Significantly, in 2000, the United Nations Development Programme (UNDP), which had for the past 10 years been producing human-development reports and indexes (HDIs) to determine quality of life levels, decided to focus for the first time on a specific region.

The HDI, which gauges performance by life expectancy, school enrolment and adult literacy records as well as by income per head, sought to examine the Arab world's strengths and weaknesses.

A panel of Arab experts (from within and outside the Middle East) was set up by Dr Rima Khalaf Hunaidi, a former minister of planning in Jordan and now Arab affairs director at UNDP.

It was headed by Nadir Firgany, an Egyptian sociologist, as chief author.

Findings

A year later the Arab Human Development Report 2002 was published sparking debate across much of the region and beyond.

Lack of knowledge is highlighted
as key deficit in the report

It remains the most significant pan-Arab index on quality of life to date.

The Arab survey, intended as an annual affair, began with an overview of the region and was followed up by a narrower report, the Arab Human Development Report 2003, pinpointing specific themes and focusing on the widening knowledge gap in the Middle East.

"What has gone wrong in the Arab world? Why is it in such a state of arrested development and seemingly unable to advance human liberty and quality of life?" asked Firgany at the London press conference inaugurating the first report, which was initially released in Cairo.

For a region richly blessed with one of the world's most valuable commodities, oil, and with its people heirs to a rich cultural, religious and linguistic heritage, what had failed them on the road to progress and human development?

Growth

Taking the Arab world to mean the 22 members of the Arab League, accounting for roughly 280 million people, (similar in size to the US) the report states:

- The Middle East has the largest proportion of young people in the world, 38% of Arabs are under 14. It calculated that the population may top 400 million by 2020.

The Middle East has the largest proportion of young people in the world

- Life expectancy had increased by 15 years over the past 30 years, and infant mortality had dropped by two-thirds.

- Arab income per head is higher than in most other developing regions (though its total gross domestic product, GDP, at $531 billion, is less than Spain's).

- The Arab region has less abject poverty (defined as an income of less than $1 a day) than any other developing region, which is in part a tribute to the Arab and Islamic traditions of giving charity to the destitute. However, the report stated that the region is richer than it is developed.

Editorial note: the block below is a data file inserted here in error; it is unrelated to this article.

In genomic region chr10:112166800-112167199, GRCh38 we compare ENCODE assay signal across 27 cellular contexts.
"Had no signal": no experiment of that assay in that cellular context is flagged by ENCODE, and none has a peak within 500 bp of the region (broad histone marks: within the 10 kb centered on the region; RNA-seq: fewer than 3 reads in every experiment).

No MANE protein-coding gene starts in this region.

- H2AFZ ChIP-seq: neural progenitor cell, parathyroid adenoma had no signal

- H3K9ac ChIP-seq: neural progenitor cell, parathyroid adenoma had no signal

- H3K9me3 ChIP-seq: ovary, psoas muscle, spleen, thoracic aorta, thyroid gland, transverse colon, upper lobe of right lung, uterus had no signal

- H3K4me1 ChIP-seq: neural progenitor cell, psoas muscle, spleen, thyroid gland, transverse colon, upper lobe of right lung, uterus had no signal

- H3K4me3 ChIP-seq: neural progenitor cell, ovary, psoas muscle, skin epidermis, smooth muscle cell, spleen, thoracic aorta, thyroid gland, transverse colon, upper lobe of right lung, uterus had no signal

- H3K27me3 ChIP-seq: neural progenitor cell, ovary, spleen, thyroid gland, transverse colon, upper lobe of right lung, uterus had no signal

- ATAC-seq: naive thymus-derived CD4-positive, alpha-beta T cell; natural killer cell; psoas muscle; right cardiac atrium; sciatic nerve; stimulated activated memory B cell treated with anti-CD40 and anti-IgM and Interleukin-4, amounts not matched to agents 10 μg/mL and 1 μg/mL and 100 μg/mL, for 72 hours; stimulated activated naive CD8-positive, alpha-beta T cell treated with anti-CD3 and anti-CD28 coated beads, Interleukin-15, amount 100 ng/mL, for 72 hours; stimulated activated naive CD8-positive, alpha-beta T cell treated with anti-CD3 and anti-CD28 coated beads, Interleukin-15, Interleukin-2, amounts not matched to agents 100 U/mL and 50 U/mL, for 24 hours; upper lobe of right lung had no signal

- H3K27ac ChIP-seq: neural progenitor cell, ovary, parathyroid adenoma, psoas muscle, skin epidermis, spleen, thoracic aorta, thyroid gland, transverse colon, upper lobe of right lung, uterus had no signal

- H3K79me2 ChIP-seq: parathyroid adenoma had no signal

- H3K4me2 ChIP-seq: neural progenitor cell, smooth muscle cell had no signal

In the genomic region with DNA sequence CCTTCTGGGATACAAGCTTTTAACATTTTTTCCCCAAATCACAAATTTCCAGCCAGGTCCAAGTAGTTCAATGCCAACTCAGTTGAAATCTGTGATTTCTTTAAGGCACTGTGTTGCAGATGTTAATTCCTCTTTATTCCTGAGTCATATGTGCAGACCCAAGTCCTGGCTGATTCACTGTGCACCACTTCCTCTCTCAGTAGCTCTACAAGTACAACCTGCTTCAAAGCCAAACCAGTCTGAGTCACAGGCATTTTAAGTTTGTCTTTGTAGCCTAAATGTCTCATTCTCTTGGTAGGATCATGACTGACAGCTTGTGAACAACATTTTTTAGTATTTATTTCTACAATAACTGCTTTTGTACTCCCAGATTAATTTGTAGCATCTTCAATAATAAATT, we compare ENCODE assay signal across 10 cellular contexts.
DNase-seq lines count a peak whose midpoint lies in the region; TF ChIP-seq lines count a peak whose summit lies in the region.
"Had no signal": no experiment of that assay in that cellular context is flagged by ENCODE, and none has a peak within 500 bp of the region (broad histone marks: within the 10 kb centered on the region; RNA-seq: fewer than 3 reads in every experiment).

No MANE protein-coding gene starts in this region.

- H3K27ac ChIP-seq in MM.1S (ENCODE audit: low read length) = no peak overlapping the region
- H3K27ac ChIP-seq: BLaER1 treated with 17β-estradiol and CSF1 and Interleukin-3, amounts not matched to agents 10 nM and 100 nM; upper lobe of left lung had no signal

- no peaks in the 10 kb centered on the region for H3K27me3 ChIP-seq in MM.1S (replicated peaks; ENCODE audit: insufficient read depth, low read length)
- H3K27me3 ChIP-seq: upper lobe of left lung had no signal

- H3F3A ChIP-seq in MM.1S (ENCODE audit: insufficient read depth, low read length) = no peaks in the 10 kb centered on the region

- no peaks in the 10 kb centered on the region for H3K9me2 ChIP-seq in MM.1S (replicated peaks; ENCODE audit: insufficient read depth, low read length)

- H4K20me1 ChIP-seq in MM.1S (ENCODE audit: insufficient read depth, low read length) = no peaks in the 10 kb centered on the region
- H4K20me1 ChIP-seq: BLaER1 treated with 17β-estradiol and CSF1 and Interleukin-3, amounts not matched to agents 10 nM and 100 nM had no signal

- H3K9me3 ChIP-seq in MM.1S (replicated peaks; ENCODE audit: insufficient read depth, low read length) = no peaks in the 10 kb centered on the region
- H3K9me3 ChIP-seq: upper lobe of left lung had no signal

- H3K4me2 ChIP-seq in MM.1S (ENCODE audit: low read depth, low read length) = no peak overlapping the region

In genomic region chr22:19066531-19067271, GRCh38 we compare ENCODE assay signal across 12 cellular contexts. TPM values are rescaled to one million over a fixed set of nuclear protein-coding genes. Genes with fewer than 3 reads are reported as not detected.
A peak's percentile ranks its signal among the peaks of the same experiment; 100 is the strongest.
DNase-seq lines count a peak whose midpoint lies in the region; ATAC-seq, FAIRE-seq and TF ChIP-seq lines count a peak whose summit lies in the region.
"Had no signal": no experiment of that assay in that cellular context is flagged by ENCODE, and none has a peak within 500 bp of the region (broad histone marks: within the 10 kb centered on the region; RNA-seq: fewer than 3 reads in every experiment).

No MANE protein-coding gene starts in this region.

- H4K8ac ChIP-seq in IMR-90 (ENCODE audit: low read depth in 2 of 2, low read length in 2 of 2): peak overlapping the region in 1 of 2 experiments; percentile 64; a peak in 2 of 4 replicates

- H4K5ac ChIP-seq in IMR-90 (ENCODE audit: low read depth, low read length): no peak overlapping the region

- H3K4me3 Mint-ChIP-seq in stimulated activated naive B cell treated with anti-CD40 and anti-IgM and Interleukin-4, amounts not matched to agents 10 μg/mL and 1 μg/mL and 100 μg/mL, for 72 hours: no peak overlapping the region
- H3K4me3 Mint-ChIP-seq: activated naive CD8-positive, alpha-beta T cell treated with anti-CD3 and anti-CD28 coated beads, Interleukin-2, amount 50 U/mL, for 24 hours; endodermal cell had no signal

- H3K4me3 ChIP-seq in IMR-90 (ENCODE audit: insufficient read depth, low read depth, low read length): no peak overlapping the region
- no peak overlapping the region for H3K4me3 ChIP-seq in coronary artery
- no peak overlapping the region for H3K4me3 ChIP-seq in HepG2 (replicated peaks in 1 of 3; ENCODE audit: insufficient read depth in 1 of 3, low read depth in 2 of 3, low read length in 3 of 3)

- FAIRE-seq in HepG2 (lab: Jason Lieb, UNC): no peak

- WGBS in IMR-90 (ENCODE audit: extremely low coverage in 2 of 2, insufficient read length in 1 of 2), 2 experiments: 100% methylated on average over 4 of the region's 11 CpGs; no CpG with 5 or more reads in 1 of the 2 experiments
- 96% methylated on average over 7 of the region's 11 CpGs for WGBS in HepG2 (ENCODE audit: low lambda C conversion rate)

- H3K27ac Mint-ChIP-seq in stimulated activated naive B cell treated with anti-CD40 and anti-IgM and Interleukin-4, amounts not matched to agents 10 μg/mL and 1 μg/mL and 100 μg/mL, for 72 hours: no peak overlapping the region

Deficit

The report went on to explore the shortage of three essentials. The authors state that lack of freedom, knowledge and women's rights hold the Arabs back from greater development and from reaching their full potential in comparison to more advanced nations.

"This freedom deficit undermines human development and is one of the most painful manifestations of lagging political development," the report says.

The global wave of democracy has barely reached the Arab states

In many Arab countries, poverty and illiteracy have reached staggering levels; health care has deteriorated significantly in some countries; human rights abuses are widespread; jails swarm with "prisoners of conscience"; freedom of expression is confined to empty promises; when positive change takes place, it is slow and insufficient.

The report concludes that "the global wave of democracy has barely reached the Arab states".

Land and faith

The authors avoid making the Arab-Israeli conflict either a cause of, or an excuse for, the region's failings.

However, the report contains references to the circumstances of the Palestinians living under occupation or as refugees, and its overview contains a section that refers to the paralysis of political and economic life across the Arab world due to the conflict.

On another delicate topic, the role of Islam in Arab human development, the report presents two views; the first affirming Islam as championing justice, peace, tolerance and all good things in society.

The second claims that previous reaches into Islamism, either by governments (carefully avoiding names) or societies, had so far created counter-productive consequences between inflexible and stifling authority and disempowered publics.